The Intro effectively condenses the essence of the record: increasing density, extensive compositions and a decay after reaching a powerful pinnacle. Gonzalez skilfully exhausts every possible suspense curve and leads you towards an emotional rollercoaster. The vivid builds and breakdowns of Midnight Cityelicit the feeling of utter freedom, while the soft choir and modest use of instruments in “Splendor leave you floating. The slow crescendo and powerful finale in “Wait”, put you into a state of wistful longing; immediately eased by the childlike naivety in “Raconte-Moi Une Histoire”, that might make you grin in an instant. With the finale of the first disc “Soon, My FriendGonzalez proves his love for grand choirs and orchestral elements.

The journey then continues with his typical zero-gravity arrangements, such as “My teas are becoming a sea” and later on “Echoes of mine”, all scintillating with complex compositions. Towards the end “Steve McQueen” takes off like a rocket, with the drums kicking in like afterburners until finally reaching a liberating weightlessness. Dreaming, as a main theme, reflects in every track. Denying the concepts of time and space, it dosen’t attempt to be a realistic view of the human experience; and yet listeners from every corner of the music universe might hear a piece of their lives in it. At last the “Outro dismisses the audience after 74 minutes into sheer catharsis. The city is empty, the journey complete and it’s time to wake up.

– Anja


Tim Hecker – Ravendeath, 1972 (Kranky, 2011)

Mit seiner detaillierten Betrachtung des musikalischen Zerfalls, Ravedeath 1972, thematisierte der Ambient- Klangkünstler Tim Hecker den intensiven Wandel der Musikkultur, welcher ein zentraler Konversationspunkt der Dekade werden sollte.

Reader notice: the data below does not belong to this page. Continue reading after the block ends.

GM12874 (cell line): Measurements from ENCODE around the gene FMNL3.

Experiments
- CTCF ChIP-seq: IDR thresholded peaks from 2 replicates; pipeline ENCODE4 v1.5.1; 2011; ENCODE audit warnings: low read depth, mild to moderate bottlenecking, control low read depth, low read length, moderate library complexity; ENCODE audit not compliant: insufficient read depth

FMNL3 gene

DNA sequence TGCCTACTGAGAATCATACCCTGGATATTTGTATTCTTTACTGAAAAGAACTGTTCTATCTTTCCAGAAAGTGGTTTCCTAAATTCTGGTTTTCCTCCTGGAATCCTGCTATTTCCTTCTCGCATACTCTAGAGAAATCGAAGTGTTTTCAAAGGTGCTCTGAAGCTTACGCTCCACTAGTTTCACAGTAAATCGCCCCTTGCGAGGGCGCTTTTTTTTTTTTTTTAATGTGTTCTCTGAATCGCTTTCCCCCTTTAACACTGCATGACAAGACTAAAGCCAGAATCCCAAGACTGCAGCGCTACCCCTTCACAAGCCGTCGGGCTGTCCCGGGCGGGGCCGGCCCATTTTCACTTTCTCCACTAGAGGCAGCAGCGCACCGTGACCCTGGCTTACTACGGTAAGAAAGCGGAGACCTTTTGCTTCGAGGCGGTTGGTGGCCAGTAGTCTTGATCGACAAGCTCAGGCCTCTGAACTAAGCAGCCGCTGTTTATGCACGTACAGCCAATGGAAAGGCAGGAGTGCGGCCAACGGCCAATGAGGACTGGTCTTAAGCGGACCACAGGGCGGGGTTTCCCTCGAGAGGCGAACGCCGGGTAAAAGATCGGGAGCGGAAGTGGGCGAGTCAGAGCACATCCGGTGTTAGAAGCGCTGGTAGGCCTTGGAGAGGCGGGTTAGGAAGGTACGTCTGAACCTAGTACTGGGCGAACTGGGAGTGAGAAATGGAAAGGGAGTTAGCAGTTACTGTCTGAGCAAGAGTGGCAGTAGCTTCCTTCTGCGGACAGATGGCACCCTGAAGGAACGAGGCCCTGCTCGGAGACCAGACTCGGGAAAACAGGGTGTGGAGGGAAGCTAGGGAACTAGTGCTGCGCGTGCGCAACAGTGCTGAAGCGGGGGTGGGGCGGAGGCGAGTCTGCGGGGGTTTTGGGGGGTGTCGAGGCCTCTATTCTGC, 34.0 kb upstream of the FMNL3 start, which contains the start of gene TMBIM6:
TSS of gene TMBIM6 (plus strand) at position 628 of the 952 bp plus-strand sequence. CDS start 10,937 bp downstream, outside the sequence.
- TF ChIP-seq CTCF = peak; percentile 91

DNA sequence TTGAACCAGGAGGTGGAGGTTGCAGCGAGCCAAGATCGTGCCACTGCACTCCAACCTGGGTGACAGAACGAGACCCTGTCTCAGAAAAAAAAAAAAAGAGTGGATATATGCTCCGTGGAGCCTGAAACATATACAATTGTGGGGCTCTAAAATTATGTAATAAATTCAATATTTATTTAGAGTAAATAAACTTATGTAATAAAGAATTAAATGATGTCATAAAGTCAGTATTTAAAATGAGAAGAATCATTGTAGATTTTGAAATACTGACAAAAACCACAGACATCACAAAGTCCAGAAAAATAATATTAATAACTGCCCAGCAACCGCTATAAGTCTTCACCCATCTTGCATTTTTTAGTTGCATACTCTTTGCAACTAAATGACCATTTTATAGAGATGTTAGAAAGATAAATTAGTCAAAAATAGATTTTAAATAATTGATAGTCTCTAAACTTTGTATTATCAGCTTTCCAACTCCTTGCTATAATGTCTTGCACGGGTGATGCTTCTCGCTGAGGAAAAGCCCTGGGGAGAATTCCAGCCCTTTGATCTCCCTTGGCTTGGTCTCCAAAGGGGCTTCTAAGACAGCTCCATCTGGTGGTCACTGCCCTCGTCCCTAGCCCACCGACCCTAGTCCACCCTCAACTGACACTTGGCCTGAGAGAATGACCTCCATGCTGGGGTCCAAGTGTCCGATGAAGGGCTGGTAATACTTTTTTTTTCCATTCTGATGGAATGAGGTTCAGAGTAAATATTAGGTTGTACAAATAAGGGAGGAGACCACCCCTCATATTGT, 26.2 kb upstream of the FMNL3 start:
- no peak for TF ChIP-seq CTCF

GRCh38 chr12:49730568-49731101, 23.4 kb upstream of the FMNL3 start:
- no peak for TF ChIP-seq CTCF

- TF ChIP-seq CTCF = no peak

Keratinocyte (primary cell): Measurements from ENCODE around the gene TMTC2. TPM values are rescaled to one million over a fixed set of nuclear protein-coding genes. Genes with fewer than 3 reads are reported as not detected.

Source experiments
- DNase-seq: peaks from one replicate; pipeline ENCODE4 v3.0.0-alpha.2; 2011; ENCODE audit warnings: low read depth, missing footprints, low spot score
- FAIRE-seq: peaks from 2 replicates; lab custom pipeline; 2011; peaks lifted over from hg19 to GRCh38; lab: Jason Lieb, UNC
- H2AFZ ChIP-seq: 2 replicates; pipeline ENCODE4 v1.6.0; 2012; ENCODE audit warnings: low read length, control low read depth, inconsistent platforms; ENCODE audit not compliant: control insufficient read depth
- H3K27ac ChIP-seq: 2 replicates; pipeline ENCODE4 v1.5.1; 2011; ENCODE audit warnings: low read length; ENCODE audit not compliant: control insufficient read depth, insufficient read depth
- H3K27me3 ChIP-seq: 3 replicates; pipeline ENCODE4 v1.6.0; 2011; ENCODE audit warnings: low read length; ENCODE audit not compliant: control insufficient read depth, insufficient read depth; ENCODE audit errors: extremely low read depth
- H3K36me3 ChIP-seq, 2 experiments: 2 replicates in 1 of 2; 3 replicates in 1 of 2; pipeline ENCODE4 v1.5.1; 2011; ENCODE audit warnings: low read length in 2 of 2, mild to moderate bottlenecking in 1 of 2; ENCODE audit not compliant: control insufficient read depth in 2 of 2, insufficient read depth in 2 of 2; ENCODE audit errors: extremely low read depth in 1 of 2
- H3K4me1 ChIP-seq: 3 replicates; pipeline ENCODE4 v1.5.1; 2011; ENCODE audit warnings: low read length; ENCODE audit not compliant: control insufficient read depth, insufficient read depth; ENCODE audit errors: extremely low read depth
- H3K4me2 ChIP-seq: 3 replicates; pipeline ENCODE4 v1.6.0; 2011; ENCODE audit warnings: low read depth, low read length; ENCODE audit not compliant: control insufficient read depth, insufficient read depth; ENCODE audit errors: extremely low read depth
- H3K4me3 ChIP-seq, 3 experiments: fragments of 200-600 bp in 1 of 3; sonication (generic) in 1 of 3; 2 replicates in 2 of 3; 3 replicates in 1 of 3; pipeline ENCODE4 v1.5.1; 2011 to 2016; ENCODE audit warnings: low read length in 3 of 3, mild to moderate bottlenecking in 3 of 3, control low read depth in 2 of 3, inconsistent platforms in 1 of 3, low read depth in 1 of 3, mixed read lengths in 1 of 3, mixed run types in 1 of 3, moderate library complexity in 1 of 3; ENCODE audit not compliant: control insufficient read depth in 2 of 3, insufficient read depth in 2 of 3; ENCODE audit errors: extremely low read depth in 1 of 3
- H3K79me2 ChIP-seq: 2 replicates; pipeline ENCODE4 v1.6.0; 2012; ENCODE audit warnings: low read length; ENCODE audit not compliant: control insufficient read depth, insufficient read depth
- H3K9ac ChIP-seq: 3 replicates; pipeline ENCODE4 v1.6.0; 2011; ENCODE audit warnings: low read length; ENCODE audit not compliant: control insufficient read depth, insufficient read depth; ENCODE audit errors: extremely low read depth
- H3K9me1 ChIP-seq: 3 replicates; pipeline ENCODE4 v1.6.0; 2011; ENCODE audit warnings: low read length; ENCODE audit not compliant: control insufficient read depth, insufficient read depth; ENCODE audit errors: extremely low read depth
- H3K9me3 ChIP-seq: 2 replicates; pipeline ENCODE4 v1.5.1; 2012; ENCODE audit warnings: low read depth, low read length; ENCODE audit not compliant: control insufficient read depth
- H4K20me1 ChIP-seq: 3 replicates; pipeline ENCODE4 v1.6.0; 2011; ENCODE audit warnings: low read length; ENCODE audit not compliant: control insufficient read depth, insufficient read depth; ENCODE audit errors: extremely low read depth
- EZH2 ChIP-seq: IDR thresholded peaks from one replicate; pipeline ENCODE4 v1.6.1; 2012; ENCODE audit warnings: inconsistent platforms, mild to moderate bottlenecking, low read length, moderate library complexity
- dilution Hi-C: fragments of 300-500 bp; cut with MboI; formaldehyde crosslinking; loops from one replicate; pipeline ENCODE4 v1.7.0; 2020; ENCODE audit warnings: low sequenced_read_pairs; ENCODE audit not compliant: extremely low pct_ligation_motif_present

Der Kern des Albums sind die atmosphärischen Klänge einer altehrwürdigen Orgel, welche ominös die Luft einer isländischen Kathedrale erfüllen. Unterstützt von zarten Klaviermelodien bilden sie das musikalische Fundament der hier präsentierten Klangwelt. Mit unheimlicher Gewalt prallen jedoch sich türmende Wände aus verzerrten und harschen synthetischen Sounds auf diese scheinbar heile Welt. Ravedeath 1972 entfaltet sich so zum Schauplatz eines musikalischen Schlachtfelds, zwischen Tradition und Postmoderne.

Bereits das eröffnende Stück des Albums, „The Piano Drop“, nimmt die visuelle Erwartung des aufmerksamkeitserregenden Album-Covers und entfaltet die musikalische Zerstörung in den Ohren des Hörers. Dieser wird so zu einem Reisenden durch die musikalischen Brachlande, in denen der Zerfall wütet. Jedoch unterstreicht Tim Hecker mit seinen wüsten Songs die unbestreitbare Schönheit des Chaos. Genau jene scheint am Ende des Albums in das Zentrum zu rücken. Die zarten, wandernden Orgelklänge von „In the Air III“ scheinen so eine Antwort zu liefern auf die Frage: Was übersteht den Niedergang der Musikkultur? Simple Schönheit.

– Dani